by the blood of the gods must in many ways leave their humanity
behind. Any pretense at a normal life can be dismissed once the process
has begun for characters whose physical body changes so dramatically must
stand outand apartfrom their former fellows. Whether they desire it or
not, they can no longer exist as part of a community as they did before.
For ersheghlien this issue is particularly significant because their
transformation is voluntary. They must choose to leave their humanity (or
other race) behind. Such characters might later come to regret that
decision, but it is reasonable to assume that there is some serious
motivation in the background of the character that inspires them to get the
process started. When determining the background of an ershegh pay
particular attention to his reasons for embracing the transformation, and
bear in mind that those issues do not simply vanish once the transformation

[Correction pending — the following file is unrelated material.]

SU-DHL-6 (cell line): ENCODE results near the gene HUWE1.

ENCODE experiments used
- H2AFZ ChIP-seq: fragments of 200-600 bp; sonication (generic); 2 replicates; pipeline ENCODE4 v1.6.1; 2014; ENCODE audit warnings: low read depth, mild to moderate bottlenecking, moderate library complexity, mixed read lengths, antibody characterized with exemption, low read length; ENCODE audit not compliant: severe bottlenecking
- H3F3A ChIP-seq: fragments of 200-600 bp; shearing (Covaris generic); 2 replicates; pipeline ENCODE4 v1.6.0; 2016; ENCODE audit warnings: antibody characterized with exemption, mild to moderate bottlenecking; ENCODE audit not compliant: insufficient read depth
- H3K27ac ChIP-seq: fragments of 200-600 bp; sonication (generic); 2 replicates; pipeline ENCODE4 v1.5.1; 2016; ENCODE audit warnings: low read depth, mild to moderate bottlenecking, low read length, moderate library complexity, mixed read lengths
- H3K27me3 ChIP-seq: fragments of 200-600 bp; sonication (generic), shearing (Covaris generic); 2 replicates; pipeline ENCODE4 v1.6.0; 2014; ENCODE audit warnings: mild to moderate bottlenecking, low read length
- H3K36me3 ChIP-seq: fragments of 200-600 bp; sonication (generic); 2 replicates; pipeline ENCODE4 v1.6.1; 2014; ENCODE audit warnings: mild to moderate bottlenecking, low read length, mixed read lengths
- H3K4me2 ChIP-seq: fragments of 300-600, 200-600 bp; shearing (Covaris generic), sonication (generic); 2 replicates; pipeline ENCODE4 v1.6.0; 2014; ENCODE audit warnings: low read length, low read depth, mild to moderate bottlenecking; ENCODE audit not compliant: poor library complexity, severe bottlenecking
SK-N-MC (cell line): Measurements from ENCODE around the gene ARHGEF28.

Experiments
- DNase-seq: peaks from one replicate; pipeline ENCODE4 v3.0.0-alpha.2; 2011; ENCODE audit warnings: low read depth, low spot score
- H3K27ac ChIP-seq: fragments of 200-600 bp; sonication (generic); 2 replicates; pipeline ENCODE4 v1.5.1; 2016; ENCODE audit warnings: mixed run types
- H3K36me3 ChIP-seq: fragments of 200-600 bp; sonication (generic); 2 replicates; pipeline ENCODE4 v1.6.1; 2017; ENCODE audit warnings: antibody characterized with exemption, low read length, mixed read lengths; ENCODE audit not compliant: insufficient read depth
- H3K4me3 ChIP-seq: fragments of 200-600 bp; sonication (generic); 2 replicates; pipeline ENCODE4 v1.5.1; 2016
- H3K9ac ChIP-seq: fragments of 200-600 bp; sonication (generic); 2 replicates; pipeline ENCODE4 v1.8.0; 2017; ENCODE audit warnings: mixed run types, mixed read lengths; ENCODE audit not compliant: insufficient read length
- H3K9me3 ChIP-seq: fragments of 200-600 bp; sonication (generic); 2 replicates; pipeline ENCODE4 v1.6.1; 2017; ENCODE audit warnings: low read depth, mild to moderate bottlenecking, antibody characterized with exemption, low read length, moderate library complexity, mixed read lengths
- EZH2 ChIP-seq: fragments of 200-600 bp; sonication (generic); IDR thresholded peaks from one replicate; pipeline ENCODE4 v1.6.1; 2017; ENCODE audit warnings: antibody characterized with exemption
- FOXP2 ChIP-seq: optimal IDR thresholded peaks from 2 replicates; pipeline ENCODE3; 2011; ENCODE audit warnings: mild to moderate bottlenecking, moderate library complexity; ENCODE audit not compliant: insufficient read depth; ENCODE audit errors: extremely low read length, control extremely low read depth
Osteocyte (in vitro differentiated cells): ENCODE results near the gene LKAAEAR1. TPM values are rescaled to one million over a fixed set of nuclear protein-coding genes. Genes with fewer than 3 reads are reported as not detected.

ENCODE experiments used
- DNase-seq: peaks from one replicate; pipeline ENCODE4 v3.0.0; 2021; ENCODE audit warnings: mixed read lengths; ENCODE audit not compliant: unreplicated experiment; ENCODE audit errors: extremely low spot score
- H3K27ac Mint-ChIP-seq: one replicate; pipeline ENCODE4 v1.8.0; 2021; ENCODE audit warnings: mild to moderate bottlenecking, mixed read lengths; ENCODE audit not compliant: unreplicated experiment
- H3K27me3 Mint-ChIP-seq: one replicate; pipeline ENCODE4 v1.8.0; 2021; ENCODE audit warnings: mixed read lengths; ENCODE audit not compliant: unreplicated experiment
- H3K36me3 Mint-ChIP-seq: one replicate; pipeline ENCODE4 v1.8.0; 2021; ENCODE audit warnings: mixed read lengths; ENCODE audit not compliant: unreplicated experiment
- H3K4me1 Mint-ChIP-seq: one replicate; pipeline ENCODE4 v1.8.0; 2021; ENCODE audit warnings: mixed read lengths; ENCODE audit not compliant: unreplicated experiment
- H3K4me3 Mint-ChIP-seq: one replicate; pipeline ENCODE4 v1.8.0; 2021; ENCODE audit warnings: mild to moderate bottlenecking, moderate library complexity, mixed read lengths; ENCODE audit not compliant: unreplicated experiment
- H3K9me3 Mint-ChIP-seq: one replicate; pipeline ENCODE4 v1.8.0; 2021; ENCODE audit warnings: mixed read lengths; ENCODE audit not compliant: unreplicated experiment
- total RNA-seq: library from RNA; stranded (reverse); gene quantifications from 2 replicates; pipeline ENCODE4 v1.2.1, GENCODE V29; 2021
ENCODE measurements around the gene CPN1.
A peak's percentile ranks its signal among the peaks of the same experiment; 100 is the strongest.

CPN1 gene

has begun. Stimuli strong enough to cause a person to abandon their basic
humanity will likely hang around and influence their behavior long after
they have begun to assume a new form.
Form and Transformation
The simplest and most obvious form of awnsheghlien and ersheghlien are
those creatures associated with an animal, beast or magical creature. It
is a theriomorphic transformation, based on the change of a human being
into some totemic beast. Such beings take on characteristics of that
iconic creature, gaining powers and abilities associated with it. That is,
they not only gain abilities based upon the animal they personify, but the
symbolic powers of that creature as well.
In some cases, the transformation of an awnshegh or ershegh is not
limited to taking on characteristics of an existing animal, beast or
monster. Some awnsheghlien and ersheghlien embody less readily
recognizable forms, having transformations that seem to embody no existing
or imaginary creature but a completely new and unique being. Some seem to
take on characteristics that represent the embodiment of an abstract
concept; an emotion, a spiritual form or even something as abstract as a
philosophy. It is not enough for The Hag to take on the physical
characteristics of a hag. She must embody symbolic representation of a
hag. In the Hag`s case the emotional state is bitterness and envy, while
the character`s spiritual aspect manifests in dark powers based on diabolic
magics, and her philosophy is based upon Machiavellian view of life. In